Boss battles in Sonic Rush are perhaps the most technologically notable part of the game. Displayed in full 3D (As seen below), boss battles are far more epic than they've even been before in a two-dimensional Sonic game. However, despite the 3D display, you are still restricted to moving from left to right (Except in some special situations). Despite this, the new perspective allows for some interesting battle designs, such as running around the platform to attack from behind or actually climbing on top of your adversary by scrambling up their arm. You may be restricted to moving in two dimensions, but the creativity knows no bounds.

Boss battles are displayed in full 3D

Notice that purple cat on the front of the box? Her name's Blaze (Pictured below), and she's an alternate playable character with an alternate (Yet intertwining) storyline. I won't tell you where she's from (A bit of a spoiler), but I will tell you she has her own version of almost every one of Sonic's abilities. One technique unique to her, however, is the ability to hover by shooting flames from her feet. This is useful for accessing far away ledges and avoiding ground-bound enemies.

This is Blaze, and she'll be your
mysterious character for the evening.

When playing as Blaze in the main story, you'll find different dialog, encounter levels in an altered order, and even observe the opposite side of some strange encounters. As for who Blaze is and what purpose she has in Sonic's territory, well, you'll have to find that out yourself.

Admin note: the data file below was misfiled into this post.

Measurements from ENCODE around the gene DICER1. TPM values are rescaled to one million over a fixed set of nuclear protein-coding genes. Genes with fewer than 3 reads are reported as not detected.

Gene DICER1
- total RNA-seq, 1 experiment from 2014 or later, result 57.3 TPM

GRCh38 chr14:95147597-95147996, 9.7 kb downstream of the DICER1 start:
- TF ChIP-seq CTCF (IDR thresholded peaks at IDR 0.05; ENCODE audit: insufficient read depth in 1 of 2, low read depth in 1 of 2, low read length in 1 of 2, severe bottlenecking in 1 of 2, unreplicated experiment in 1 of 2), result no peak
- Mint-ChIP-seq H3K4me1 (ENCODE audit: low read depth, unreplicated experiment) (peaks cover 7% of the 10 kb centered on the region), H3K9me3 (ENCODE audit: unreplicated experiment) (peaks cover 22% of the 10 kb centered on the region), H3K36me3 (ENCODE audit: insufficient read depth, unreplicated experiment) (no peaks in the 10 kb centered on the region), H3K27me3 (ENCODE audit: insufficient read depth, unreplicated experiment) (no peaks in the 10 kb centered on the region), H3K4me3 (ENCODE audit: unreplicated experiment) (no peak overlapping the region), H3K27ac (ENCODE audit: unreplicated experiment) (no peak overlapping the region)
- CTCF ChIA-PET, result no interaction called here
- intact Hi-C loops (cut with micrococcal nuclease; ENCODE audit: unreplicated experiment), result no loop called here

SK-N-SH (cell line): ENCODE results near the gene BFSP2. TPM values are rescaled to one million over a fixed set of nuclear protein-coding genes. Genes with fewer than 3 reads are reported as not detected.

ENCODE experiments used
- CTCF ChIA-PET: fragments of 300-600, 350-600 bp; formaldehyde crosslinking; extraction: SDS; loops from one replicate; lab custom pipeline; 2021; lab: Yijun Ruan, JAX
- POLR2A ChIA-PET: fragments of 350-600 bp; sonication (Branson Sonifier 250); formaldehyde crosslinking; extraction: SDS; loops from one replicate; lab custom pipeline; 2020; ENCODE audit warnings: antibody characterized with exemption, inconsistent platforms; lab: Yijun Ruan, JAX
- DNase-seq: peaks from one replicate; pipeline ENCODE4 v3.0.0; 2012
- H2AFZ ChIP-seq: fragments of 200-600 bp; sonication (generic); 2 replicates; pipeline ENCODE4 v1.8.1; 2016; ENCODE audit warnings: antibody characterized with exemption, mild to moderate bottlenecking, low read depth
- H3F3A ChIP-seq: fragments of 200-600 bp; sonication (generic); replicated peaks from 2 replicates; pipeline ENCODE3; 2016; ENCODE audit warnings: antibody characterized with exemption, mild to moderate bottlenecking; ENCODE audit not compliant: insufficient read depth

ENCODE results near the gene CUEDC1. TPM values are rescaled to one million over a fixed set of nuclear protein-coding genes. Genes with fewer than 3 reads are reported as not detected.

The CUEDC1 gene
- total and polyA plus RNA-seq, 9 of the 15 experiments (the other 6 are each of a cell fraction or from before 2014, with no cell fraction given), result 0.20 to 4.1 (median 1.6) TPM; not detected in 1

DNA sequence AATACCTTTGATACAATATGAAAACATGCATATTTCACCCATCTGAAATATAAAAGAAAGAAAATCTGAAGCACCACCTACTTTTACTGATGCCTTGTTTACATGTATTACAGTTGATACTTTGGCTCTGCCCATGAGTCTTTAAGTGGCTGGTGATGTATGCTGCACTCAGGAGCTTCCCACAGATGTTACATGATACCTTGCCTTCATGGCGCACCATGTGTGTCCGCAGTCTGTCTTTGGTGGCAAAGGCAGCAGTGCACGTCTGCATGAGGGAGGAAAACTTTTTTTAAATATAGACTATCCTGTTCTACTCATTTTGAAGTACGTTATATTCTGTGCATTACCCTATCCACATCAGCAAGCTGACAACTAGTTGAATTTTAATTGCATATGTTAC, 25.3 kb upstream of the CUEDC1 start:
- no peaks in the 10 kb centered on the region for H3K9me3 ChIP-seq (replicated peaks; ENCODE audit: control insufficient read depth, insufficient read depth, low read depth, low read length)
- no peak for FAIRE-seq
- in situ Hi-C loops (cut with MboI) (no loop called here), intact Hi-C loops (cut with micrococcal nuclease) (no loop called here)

One more classic feature has returned from the old days, this time from Sonic the Hedgehog 2 (Genesis). And that feature is the half-pipe bonus stage! Yessir, my all-time favorite bonus stage ever is finally making a return! But it's no mere rehash of the original product. Instead of just tapping the D-pad to make Sonic run left or right, the touchscreen has instead become your navigator. Simply touch the stylus to the screen and drag left or right, and Sonic follows you lead. Sometimes he lags behind a bit and ends up getting nailed by a mine, though, and that can really mess up your score. Usually, however, Sonic sticks right to the end of the stylus, and all is well.


Sonic games aren't exactly known for their gripping storylines, and that's okay with me. That being said, Sonic Rush still has quite the interesting little plot. It all starts with Sonic thwarting another one of Eggman's schemes, and noticing that the Villain Formerly Known As Robotnik dropped some strange gem. Sonic is about to grab it to check it out, when all of a sudden, Blaze swoops in and takes it away from him, saying "And that's the second one...". He tries to talk to Blaze, but she merely glances at him and goes off on her way.

Shortly after this, Sonic notices something strange happening to his world. After some investigation, Tails comes to the conclusion that there's a rift in the space-time continuum. Why is this happening? How can it be stopped? And just what is Blaze's purpose here? You'll find out all this and more as you venture through the game's many worlds and stages, as both Sonic and Blaze. SEGA wasn't afraid to go a little sci-fi with the story here, and I'm glad for it. Sonic Rush's plot is crazy and light-hearted at the same time, with plenty of overlapping plot points between Sonic and Blaze's stories. I'm a sucker for a good story, and while Sonic Rush doesn't deliver anything novel-worthy, it's still a great tale to accompany the action.